The Real Difference Between Being On A Ventilator And Being Intubated

Being intubated and being placed on a ventilator have one thing in common — nobody wants it to happen to them or anybody they love, but unfortunately, they have both happened to many people during the COVID-19 pandemic. While you may be familiar with the terms, you may be wondering what exactly is the difference between the two.

According to the National Institutes of Health (NIH), a person is put on a ventilator if they can't breathe and get enough oxygen into their blood. This can happen for a variety of reasons, such as stroke, pneumonia, sepsis, cardiac arrest, and acute respiratory distress syndrome. The ventilator will blow air into the patient's lungs. With the less-invasive method, breathing support will be provided through a face mask fitted tightly over the patient's nose and mouth.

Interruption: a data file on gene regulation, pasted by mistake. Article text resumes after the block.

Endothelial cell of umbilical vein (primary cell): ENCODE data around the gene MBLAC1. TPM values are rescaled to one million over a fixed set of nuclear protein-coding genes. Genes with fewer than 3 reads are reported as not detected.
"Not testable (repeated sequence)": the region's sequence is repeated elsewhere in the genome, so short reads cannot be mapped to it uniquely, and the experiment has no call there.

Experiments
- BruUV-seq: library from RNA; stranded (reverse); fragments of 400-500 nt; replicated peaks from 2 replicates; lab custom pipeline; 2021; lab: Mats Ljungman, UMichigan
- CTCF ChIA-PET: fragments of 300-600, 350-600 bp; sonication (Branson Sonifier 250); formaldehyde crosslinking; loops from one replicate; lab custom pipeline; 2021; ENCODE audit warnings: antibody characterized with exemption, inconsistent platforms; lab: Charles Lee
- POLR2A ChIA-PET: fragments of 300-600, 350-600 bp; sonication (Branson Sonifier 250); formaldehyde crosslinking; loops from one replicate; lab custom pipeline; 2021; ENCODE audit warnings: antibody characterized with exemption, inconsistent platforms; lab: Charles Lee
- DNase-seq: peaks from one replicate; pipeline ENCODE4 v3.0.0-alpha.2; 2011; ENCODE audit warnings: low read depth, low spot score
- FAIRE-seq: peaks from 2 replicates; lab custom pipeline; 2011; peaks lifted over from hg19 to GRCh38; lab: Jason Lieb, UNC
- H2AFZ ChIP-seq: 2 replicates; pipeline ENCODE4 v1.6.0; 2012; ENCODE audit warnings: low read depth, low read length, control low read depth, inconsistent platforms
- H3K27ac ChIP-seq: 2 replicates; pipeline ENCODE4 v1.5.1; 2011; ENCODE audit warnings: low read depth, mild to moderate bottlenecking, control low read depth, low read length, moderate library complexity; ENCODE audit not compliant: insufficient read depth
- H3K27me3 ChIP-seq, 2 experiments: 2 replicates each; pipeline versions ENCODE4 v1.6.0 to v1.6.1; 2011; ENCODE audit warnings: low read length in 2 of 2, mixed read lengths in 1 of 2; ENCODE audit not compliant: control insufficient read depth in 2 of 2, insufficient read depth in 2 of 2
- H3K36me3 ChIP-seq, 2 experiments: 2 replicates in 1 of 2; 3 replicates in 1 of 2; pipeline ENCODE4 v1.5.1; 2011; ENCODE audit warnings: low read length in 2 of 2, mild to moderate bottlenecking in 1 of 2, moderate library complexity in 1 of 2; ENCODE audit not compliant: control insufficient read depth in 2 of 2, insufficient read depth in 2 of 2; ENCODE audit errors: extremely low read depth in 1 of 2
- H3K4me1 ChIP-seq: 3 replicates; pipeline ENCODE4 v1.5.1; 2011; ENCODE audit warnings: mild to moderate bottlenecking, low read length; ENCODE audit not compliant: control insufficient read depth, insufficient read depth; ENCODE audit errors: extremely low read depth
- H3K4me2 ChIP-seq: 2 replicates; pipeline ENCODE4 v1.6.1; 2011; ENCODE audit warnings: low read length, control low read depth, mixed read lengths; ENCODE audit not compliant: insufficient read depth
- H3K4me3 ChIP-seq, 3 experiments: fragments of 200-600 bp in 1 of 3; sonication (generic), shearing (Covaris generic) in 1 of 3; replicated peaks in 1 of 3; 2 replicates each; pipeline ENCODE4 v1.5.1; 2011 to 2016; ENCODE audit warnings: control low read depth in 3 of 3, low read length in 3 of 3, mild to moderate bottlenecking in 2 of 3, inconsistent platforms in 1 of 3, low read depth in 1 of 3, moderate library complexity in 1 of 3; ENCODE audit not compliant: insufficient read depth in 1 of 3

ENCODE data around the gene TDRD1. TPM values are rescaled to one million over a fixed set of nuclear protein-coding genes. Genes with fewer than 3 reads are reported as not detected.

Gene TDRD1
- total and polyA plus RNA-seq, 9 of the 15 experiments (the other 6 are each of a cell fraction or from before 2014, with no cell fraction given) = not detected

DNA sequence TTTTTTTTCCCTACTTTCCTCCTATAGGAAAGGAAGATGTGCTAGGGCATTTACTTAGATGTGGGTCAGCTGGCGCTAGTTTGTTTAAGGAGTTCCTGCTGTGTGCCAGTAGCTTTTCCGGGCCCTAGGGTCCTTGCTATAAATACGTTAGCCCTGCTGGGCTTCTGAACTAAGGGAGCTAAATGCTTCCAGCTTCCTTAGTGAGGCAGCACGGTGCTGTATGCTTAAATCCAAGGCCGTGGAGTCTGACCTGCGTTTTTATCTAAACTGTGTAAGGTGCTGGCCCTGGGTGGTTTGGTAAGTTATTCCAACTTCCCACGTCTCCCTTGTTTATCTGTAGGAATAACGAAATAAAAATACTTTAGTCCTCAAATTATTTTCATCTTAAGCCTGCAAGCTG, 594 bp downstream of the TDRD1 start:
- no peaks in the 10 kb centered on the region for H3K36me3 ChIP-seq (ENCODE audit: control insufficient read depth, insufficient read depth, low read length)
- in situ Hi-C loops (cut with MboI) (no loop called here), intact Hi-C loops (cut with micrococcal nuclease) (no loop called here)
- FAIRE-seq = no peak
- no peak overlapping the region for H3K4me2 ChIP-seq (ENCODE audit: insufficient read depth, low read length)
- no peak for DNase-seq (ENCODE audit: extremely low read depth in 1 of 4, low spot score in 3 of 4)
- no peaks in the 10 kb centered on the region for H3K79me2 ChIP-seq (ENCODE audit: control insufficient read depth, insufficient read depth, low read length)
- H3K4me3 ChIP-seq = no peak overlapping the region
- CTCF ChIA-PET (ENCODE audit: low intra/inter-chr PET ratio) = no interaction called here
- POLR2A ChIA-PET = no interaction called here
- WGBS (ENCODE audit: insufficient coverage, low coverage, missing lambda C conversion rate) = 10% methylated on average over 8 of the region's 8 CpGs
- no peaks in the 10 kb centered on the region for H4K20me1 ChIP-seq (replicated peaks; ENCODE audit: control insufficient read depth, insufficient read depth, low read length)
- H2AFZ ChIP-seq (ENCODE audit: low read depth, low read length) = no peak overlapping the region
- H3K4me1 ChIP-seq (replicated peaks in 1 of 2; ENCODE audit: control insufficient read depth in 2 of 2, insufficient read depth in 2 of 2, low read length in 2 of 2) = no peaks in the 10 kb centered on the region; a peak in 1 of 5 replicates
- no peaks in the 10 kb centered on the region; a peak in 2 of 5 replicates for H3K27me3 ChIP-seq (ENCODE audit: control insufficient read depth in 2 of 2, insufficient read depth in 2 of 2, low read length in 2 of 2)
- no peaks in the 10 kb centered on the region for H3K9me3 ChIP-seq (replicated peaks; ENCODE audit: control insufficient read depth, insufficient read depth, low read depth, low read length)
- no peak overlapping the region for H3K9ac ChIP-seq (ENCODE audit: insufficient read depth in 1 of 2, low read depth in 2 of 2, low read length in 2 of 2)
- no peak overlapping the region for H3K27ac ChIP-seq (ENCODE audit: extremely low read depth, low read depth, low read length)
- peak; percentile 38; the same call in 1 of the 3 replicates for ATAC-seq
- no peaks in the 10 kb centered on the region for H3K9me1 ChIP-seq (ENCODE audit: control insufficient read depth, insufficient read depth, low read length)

If the patient's condition is more severe or if non-invasive ventilation isn't sufficient, they may need to be intubated.

Intubation often but doesn't always accompany ventilation

Intubation can happen for a variety of reasons, but when the purpose is breathing support, a tube is placed into the patient's windpipe and connected to a ventilator so that the ventilator can blow air directly into the person's body. The tube is typically inserted through the nose or mouth, but if the patient is expected to be on the ventilator for a long time, the doctor may perform surgery and insert the tube through a hole in the front of the patient's neck. Of course, anesthesia is used, so the patient is not awake or feeling any pain (per NIH).

There are some other reasons besides breathing support for which a person may be intubated. One example is nasogastric intubation, which is when a tube is placed through the mouth or nose into the stomach or small intestine. This may be done to pump out poison or provide nutrients to people who can't swallow (per Merck Manual).